No more distractions. It's been four years since the last real Persona, and the people behind the RPG series want to release a fifth one.
Speaking in this week's issue of Famitsu, as translated by Andriasang, Atlus exec Katsura Hashino said the team has submitted illustrations and made progress on Persona 5. No word on an official announcement or release date. But hey, progress!
Hashino is also developing "a collaborative project that will surprise everyone," he told the mag.
The latest spinoff in Atlus's popular series, fighting game Persona 4 Arena, came out yesterday for PlayStation 3 and Xbox 360. Atlus will release Persona 4 Golden on Vita later this year.
More Future Talk From Japan's Big Producers [Andriasang]
If archery is an Olympic sport and shotput is an Olympic sport, consider the Olympic prospects of pulling back a virtual slingshot with one's fingertip, mentally calculating the best trajectory and then letting an Angry Bird fly and smash into some green pigs.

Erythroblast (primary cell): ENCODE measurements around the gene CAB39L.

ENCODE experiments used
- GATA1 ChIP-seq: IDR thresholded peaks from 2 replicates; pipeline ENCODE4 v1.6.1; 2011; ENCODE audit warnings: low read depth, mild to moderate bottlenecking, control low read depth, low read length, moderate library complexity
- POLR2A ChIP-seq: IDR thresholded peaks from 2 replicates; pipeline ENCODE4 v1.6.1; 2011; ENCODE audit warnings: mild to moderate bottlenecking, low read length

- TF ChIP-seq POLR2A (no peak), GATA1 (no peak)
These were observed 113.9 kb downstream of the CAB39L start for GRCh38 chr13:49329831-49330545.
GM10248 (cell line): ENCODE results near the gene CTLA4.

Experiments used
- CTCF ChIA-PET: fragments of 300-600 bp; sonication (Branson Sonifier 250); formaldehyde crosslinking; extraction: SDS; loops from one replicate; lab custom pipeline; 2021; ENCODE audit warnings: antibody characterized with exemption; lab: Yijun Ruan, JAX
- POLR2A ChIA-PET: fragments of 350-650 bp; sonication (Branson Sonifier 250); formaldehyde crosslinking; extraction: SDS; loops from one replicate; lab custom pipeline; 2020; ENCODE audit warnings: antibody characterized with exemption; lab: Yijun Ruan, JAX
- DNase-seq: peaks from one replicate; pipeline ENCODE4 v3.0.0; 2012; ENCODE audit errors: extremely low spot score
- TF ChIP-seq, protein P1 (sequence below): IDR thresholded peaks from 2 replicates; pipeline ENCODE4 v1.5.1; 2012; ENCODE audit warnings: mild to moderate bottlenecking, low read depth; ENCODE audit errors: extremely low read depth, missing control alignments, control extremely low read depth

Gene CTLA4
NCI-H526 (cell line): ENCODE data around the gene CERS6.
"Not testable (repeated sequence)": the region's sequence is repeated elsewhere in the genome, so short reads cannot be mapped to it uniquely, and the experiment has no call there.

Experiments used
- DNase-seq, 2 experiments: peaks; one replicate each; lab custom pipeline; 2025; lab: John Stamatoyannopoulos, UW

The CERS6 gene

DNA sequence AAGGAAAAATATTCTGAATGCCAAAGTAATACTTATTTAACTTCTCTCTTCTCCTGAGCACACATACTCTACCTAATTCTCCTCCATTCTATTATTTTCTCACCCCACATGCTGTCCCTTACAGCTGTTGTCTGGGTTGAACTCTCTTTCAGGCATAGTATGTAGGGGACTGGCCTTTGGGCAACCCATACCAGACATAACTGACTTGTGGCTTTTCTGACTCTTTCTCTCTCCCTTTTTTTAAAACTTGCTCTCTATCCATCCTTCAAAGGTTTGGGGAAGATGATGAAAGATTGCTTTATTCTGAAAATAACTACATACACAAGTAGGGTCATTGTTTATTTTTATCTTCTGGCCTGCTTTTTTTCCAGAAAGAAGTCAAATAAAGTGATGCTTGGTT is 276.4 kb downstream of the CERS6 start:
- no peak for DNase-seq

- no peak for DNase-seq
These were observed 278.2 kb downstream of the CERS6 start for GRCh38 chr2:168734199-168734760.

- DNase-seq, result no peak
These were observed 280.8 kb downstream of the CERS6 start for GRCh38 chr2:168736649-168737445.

Video games, perhaps, should have had a place in the ongoing London Summer Games of the XXX Olympiad. Not surprisingly, I've been able to find several video game experts who agree, though all do not and some make good cases against.
The case for video games is that they are, for starters, popular competitions. They're competed in around the world more broadly than, say the non-Olympic sport American Football. And while they may not involve running fast, jumping high, or even that much sweating, the one-on-one virtual combat of Street Fighter or the simulated clash of futuristic armies in StarCraft require a dexterity with a fighting stick or mouse that certainly exceed the muscular dexterity needed for the non-Olympic sport of competitive eating but maybe, possibly as much as is needed for the Olympic sport of competitive shooting.
"In my eyes, there's no doubt that digital gaming will at some point be part of the Olympics," top StarCraft player Sean "Day 9" Plott told me. "Video gaming is a full medium on its own, with developers exploring new mechanics and players forming vibrant communities."
"There can be no serious question that fighting games are a superior gauge of human competitive excellence compared to, say, the Biathlon," fighting game expert Seth Killian, formerly of Capcom and now at Sony, told me. "It's easy to get sidetracked by semantic questions about what is or is not a sport, but compared against many, many existing events, fighting games are more competitive by a thousand times, more nuanced, more egalitarian, and a better overall reflection of mental and physical achievement."